“Africa50”, a new investment platform, aims to speed up infrastructural development on a continent that is facing a shortfall of up to US$108 billion a year in funding for projects, the institution’s Chief Executive Officer, Alain Ebobisse, has told the Ghana News Agency (GNA).
Africa needs to spend between US$130 billion and US$170 billion a year to fund much-needed infrastructure projects that will make a huge difference to the development of the continent.
Speaking exclusively to the GNA in Nairobi, where Africa50’s third general shareholders meeting was held last week, Mr Ebobisse said that his institution was complementing the search for funding to bridge the infrastructure gap in Africa.
Established by the African Development Bank (AfDB) in 2016, Casablanca-based “Africa50” “is a private investment fund – but one that happens to be owned by governments and the African Development Bank.”
Mr Ebobisse, a Cameroonian with 18 years’ experience at the World Bank, said, “We were set up to invest only in bankable projects, so we are not a public sector agency that gives concessional loans”.
“We are willing to take more risks to start things off.”
It had raised almost US$900 million in committed capital from its shareholders comprising the AfDB, two central banks and 26 African countries, including Ghana and Rwanda, which became the latest shareholder last week.
Given that Africa was starting from a low base in terms of infrastructural development, any improvement will make a welcome change, as former Nigerian President Olusegun Obasanjo and his co-authors noted in their book, “Making Africa Work”
“African infrastructure is so poor at the moment that even slight improvements can dramatically affect the business climate of many countries and signal the beginning of a turnaround.”
Mr Ebobisse shares this believe and said “Africa50 is about delivering stuff quickly”.
“If we spend a lot of time on one project, the opportunity cost would be too high.”
Africa50 focuses on transport and power, which represent almost 70 per cent of projected infrastructure investment needs between now and 2025.
Power includes renewable and conventional generation, power transmission and distribution, and mid and downstream gas infrastructure.
He added that special attention was placed on providing electricity in the rural areas to create job opportunities that will halt the rush to cities.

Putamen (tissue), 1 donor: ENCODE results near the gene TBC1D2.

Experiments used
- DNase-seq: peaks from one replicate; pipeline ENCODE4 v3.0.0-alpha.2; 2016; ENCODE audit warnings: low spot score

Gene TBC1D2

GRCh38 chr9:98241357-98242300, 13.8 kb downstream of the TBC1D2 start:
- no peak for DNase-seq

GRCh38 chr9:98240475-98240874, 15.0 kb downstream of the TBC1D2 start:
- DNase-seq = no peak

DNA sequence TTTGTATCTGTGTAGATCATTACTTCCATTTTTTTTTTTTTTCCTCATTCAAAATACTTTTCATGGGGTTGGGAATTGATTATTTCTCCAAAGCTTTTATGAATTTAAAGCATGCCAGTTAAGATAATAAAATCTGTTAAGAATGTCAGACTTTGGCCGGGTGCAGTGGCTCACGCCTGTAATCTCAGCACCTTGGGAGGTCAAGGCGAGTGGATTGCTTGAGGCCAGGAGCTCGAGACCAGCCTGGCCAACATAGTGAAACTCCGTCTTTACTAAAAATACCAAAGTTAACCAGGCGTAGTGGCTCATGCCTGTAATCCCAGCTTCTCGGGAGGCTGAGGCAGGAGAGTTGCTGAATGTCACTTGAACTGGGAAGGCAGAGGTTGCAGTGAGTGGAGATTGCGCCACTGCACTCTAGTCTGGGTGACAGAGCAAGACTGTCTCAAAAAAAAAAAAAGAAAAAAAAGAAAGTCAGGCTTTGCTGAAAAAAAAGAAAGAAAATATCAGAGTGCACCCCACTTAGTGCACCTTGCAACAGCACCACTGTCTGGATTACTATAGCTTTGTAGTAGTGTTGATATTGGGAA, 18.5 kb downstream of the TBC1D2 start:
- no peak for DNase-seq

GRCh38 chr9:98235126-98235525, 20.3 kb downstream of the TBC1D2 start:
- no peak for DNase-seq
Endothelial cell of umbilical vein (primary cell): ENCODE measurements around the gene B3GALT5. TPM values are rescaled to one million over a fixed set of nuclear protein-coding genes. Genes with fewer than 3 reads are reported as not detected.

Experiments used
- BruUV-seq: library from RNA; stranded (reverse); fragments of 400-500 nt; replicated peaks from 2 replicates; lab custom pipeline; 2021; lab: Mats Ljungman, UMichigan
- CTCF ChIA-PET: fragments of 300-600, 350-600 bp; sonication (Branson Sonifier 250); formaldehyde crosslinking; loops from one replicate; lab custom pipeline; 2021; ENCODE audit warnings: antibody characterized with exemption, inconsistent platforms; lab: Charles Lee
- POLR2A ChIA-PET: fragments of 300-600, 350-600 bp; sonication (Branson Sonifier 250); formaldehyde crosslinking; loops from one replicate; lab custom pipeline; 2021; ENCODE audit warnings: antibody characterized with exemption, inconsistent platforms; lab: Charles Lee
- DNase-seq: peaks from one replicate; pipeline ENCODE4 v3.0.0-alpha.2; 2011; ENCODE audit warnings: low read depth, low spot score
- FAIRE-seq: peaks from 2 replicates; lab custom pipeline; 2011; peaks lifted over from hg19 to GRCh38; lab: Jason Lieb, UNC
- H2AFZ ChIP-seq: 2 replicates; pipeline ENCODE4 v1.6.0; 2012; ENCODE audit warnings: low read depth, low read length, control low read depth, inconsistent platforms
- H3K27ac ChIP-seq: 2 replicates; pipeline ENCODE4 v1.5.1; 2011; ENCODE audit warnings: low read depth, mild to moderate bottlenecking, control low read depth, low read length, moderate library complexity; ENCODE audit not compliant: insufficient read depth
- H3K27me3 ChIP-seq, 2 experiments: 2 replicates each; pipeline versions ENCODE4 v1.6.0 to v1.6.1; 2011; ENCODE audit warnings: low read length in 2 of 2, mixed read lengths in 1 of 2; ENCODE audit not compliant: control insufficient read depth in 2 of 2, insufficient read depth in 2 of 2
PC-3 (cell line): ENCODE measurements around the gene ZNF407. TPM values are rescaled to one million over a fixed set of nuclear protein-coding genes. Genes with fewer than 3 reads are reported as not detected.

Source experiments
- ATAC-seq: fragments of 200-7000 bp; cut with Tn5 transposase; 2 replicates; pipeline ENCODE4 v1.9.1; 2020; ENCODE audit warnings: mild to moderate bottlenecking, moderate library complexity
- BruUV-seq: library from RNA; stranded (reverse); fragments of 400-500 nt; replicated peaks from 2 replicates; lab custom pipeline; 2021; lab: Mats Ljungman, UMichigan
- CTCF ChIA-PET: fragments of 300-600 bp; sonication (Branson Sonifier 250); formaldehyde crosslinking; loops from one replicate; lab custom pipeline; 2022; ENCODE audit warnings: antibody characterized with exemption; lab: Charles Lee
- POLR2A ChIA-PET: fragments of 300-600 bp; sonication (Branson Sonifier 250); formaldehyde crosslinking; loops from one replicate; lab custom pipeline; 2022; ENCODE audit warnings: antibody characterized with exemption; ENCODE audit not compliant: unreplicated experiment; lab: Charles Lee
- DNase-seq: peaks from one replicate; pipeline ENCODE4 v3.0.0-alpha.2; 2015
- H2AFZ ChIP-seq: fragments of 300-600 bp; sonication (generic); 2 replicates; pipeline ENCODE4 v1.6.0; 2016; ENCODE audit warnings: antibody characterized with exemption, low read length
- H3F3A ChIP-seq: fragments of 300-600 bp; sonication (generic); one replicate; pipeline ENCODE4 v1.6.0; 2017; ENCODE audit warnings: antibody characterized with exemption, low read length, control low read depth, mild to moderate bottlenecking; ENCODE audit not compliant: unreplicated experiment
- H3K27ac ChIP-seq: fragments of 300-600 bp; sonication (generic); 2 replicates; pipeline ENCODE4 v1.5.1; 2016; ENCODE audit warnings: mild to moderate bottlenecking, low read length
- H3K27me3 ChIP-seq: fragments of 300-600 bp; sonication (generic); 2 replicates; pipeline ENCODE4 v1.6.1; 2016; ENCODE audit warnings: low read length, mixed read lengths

“I believe that once you have power it will generate enough economic activities to make people want to stay in rural areas instead of move to cities.”
He said governments had an obligation to create the enabling environment for development in the rural areas “otherwise capital cities will be flooded by people from the rural areas”.
“By 2050, Lagos will be the third most populous city in the world and with the current state of the infrastructure, it would be a nightmare to deal with this growth.”
Mr Ebobisse said bankable projects were those that lenders were willing “to finance and manage the risk”.
He added: “Some people come to Africa with project ideas and tell us: ‘Don’t worry we will do it for you’. Then we ask: ‘Were have you done this before? “We are not a test ground [any more].”
Africa50 has an independent investment committee that scrutinises projects to make sure that they are economically viable and will provide reasonable return on investments for lenders, all of whom are shareholders in the institution.
One thing that Africa50 has going for it is the speed with which it plans to complete its projects.
Most of the time the delays are caused by governments taking their time to sign agreements.
“If you are waiting for a government to agree to a major project for three months, that is three months wasted.”
Mr Ebobisse said “we can help to move governments but we have to be realistic about our power because, in the end, governments decide what they want done”.
Africa50 has made major investments in a number of shareholder countries, including Egypt (400-megawatt solar power plants), Nigeria (100-megawatt solar power plants in Jigawa State) and Senegal (120-megawatt combined cycle thermal power plant).
Mr Ebobisse was upbeat about the future of Africa50, telling the GNA: “It’s about this new way of having things done that will confirm the narrative that Africa is in charge of its own destiny.
“It’s an African instrument supported by African countries, staffed by first class people who are ready to move the infrastructure agenda forward fast.
“We are totally Africa focused but we have a global reach in the sense that [senior members of management] are comfortable speaking about Africa50 and Africa in Tokyo, China, Paris and London.
“Africa50 is led by global experts who are extremely committed to Africa,” Mr Ebobisse added.
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